However, for large \(x^\prime\), the integrand is close to zero for most of the range between \(t = -1.0\text{ and }0.0\), but, close to \(t = 1.0\), the integrand exhibits a sharp spike, becoming almost a delta-function for larger \(x^\prime\). A coarse interval for integration may miss the spike altogether, while a very fine interval will use massive amounts of computer time to no good purpose over most of the range of \(t\). Fortunately, the area under the spike is progressively smaller and smaller for larger and larger \(x^\prime\) but the nagging question still remains, when may one stop integrating? One useful, efficient and effective technique is to adjust the size of the interval for integration according to the slope of the function. A coarse interval is quite adequate while the graph is near-horizontal, but a much finer integration step kicks in as soon as the slope becomes large. This requires a certain amount of programming legerdemain, but is frequently resorted to in such situations.

The part of equation 11.A 2:

\[\tag{11.A.4}\text{exp}\left \{ -Cl\tau(0)\int_{-\infty}^\infty \frac{\text{exp}[-(ξ-x)^2\ln 2/g^2]}{ξ^2+l^2}dξ\right \}\]

represents the optically thick Voigt profile. This is shown for \(l^\prime = 1/(4\pi)\) for several \(\tau(0)\) in figure XI.A.2. The value \(l^\prime = 1/(4\pi)\) has no particular significance; figure XI.A.2 was drawn solely for illustrative purposes.


\(\text{FIGURE XI.A2}\)

The equivalent width (equation 11.A.1) is the area above these curves, and it can be seen again that determining the upper limit for \(x^\prime\) is a problem.

We can, however, remember that the profile that we are integrating is the convolution of a gaussian and a lorentzian, and that \(x^\prime\text{ is }\lambda - \lambda_0\) in units of \(2g /\sqrt{\ln 2}\). The gaussian component has very small wings, whereas the lorentzian profile has extensive wings. The ratio of the gaussian component to the ordinate to the lorentzian component is \(\left ( \frac{l^{\prime 2}+x^{\prime 2}}{l^{\prime 2}}\right )\text{exp}(-x^{\prime 2})\), where \(l^\prime = (1/k_G-1)\sqrt{\ln 2}\). The value of \(x^\prime\) at which this ratio drops to 0.0001 is shown as a function of \(k_G\) in figure XI.A.1a. Beyond this point one can treat the wings of the profile as lorentzian.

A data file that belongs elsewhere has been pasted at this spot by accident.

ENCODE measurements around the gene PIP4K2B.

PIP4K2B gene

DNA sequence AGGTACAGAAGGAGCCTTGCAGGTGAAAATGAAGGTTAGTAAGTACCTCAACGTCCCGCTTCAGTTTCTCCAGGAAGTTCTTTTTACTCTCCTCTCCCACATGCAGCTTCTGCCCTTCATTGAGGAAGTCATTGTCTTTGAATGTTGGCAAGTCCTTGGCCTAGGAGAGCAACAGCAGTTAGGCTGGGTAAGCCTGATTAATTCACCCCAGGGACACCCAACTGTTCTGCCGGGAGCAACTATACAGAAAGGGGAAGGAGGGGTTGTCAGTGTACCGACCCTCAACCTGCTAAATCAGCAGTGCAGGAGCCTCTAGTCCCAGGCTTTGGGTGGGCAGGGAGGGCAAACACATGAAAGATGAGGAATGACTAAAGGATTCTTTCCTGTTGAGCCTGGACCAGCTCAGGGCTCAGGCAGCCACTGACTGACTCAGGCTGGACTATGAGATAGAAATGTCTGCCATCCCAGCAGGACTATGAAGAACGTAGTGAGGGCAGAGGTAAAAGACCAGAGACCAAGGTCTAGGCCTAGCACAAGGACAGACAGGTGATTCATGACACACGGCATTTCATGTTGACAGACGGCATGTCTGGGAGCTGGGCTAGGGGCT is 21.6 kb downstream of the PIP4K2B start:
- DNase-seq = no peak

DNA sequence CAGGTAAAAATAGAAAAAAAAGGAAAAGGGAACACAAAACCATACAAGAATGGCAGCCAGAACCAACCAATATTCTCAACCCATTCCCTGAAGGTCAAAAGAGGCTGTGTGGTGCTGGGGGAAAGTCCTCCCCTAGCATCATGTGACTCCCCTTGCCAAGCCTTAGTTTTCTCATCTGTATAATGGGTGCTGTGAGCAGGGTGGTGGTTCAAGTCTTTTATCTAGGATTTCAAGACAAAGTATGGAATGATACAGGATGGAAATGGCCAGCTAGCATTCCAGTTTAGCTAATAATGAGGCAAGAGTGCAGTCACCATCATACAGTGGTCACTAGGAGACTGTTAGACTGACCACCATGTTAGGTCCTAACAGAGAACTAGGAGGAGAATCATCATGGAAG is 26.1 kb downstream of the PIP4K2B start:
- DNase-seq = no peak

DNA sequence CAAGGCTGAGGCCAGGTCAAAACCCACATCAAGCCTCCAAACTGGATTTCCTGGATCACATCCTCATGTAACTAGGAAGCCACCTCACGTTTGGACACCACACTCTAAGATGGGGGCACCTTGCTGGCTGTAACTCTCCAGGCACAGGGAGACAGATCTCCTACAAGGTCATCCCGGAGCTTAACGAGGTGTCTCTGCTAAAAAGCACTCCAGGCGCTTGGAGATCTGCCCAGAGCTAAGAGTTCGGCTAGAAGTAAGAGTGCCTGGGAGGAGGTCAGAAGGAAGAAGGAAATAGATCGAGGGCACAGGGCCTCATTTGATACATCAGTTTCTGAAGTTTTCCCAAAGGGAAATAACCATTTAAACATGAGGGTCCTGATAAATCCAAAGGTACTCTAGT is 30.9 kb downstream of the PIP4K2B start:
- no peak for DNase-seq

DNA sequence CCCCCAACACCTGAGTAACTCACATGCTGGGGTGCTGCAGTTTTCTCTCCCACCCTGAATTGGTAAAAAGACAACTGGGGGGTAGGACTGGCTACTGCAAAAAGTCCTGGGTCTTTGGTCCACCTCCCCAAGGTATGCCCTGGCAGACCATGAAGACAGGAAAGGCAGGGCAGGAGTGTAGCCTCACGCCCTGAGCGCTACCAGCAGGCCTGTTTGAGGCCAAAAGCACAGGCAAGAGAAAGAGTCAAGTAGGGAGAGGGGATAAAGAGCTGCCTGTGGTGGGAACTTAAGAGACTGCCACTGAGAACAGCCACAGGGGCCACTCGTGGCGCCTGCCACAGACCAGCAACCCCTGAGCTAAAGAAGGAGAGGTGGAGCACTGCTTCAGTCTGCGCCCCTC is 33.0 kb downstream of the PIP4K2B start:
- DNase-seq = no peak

Thus equation 11.A.2 can be integrated by treating the optically thin profile as a Voigt function up to some \(x^\prime = a\) and as a lorentzian function thereafter. That is, I have written equation 11.A.2 as


\(\text{FIGURE XI.A.1A}\)
 

\[\begin{align}W^\prime = 2&\int_0^a \left ( 1-\text{exp}\left \{-Cl^\prime \tau(0)\int_{-\infty}^\infty \frac{\text{exp}[-(ξ^\prime -x^\prime)^2]}{ξ^{\prime 2}+l^{\prime 2}}dξ^\prime \right \} \right )dx^\prime \\ &+2\int_a^\infty \left (1-\text{exp}\left \{-\frac{\tau(0)}{x^{\prime 2}+l^{\prime 2}}\right\} \right )dx^\prime .\\ \tag{11.A.5}\end{align}\]

On substitution of \(ξ^\prime = \frac{2l^\prime t}{1-t^2}\) in the first integral and \(x^\prime = l^\prime \tan \theta\) in the second, this becomes

\[\begin{align} W^\prime = 2&\int_0^a \left ( 1-\text{exp}\left \{ -2C\tau(0)\int_{-1}^1 \frac{\text{exp}[-(\frac{2l^\prime t}{1-t^2}-x^\prime )^2 ]}{1+t^2}dt\right \} \right ) dx^\prime \\ &+2l^\prime \int_\alpha^{\pi/2} \frac{\left (1-\text{exp}\left \{ -\tau(0)\cos^2 \theta \right \}\right )}{\cos^2 \theta}d\theta, \\ \tag{11.A.6}\end{align}\]

where \(\tan \alpha = l^\prime / a\). The dreaded symbol \(\infty\) has now gone and, further, there is no problem at the upper limit of the second integral, for the value of the integrand when \(\theta = \pi /2\) is unity.